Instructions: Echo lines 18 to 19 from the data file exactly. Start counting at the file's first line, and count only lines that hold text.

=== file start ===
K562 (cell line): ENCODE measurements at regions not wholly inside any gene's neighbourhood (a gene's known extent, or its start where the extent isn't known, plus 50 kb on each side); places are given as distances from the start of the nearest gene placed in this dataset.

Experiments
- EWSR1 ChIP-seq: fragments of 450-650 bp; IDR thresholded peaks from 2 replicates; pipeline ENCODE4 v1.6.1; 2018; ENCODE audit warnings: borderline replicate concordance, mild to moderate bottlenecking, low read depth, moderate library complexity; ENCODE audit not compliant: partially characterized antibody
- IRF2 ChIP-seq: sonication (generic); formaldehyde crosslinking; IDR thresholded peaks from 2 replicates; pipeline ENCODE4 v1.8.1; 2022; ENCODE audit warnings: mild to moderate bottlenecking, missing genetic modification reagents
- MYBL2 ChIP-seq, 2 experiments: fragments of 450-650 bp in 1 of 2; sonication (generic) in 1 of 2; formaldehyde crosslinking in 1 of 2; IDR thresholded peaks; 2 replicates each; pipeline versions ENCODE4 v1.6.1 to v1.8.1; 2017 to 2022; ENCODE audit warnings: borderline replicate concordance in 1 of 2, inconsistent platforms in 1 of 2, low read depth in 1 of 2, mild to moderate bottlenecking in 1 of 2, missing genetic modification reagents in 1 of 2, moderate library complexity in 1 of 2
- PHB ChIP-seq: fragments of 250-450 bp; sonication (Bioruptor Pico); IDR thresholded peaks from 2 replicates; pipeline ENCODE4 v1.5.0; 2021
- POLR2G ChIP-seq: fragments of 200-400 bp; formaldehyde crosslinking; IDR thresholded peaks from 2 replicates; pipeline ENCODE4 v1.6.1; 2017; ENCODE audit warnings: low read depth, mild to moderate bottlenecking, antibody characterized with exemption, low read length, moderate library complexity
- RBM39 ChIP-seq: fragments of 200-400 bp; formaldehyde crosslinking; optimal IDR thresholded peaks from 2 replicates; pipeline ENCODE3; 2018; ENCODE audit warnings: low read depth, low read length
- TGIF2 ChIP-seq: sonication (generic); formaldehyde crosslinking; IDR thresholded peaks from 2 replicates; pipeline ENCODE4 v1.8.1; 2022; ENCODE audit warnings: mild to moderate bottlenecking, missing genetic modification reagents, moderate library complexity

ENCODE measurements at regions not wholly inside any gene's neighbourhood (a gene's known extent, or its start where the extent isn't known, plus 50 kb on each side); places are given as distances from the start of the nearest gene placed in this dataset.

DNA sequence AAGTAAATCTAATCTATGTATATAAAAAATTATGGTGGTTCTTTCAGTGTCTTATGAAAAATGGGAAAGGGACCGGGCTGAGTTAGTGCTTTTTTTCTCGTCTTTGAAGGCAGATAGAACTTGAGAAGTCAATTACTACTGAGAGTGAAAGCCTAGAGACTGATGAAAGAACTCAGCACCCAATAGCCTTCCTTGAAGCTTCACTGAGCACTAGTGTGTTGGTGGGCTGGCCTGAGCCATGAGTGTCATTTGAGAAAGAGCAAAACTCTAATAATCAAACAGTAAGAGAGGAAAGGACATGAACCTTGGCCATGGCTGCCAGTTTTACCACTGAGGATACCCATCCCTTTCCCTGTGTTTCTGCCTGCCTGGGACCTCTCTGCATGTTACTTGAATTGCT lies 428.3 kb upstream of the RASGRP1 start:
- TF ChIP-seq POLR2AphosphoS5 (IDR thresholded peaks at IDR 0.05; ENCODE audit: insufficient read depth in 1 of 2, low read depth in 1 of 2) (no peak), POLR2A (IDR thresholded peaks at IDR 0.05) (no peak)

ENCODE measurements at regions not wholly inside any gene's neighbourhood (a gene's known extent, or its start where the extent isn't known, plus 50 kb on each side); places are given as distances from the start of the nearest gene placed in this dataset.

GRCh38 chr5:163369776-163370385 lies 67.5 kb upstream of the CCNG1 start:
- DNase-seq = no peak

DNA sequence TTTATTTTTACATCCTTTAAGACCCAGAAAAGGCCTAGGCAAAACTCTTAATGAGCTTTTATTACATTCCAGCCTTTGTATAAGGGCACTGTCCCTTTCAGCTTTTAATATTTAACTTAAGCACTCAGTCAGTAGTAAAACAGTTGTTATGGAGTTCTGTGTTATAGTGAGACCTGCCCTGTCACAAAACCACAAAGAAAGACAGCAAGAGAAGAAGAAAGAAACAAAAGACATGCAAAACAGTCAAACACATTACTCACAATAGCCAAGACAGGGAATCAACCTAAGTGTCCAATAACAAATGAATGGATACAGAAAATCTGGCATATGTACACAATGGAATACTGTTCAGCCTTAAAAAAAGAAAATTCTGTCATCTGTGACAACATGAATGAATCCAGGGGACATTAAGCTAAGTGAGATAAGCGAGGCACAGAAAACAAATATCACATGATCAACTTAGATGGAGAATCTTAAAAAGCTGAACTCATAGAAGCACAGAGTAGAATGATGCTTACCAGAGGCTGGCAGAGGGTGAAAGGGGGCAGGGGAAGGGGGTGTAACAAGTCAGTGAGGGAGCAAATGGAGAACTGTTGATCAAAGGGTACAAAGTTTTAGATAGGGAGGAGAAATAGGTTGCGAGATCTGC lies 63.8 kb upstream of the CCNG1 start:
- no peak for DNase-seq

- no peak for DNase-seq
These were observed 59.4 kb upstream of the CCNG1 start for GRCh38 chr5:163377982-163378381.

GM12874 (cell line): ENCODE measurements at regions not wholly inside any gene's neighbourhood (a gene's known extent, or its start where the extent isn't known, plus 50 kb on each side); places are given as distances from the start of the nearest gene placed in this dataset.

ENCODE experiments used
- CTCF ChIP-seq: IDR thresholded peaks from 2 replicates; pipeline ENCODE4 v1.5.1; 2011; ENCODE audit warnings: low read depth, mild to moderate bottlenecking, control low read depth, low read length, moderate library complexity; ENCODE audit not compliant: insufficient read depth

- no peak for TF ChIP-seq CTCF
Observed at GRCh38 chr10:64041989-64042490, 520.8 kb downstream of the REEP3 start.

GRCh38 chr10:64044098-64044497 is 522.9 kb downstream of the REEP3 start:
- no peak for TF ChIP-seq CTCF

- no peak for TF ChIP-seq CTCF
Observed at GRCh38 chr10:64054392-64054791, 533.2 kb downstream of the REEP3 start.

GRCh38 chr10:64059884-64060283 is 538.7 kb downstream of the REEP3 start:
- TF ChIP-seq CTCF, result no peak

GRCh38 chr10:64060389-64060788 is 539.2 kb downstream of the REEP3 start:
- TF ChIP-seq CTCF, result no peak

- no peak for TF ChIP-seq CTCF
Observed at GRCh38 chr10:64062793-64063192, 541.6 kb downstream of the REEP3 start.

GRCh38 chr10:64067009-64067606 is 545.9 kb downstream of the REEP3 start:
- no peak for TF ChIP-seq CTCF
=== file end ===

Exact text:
- no peak for DNase-seq
These were observed 59.4 kb upstream of the CCNG1 start for GRCh38 chr5:163377982-163378381.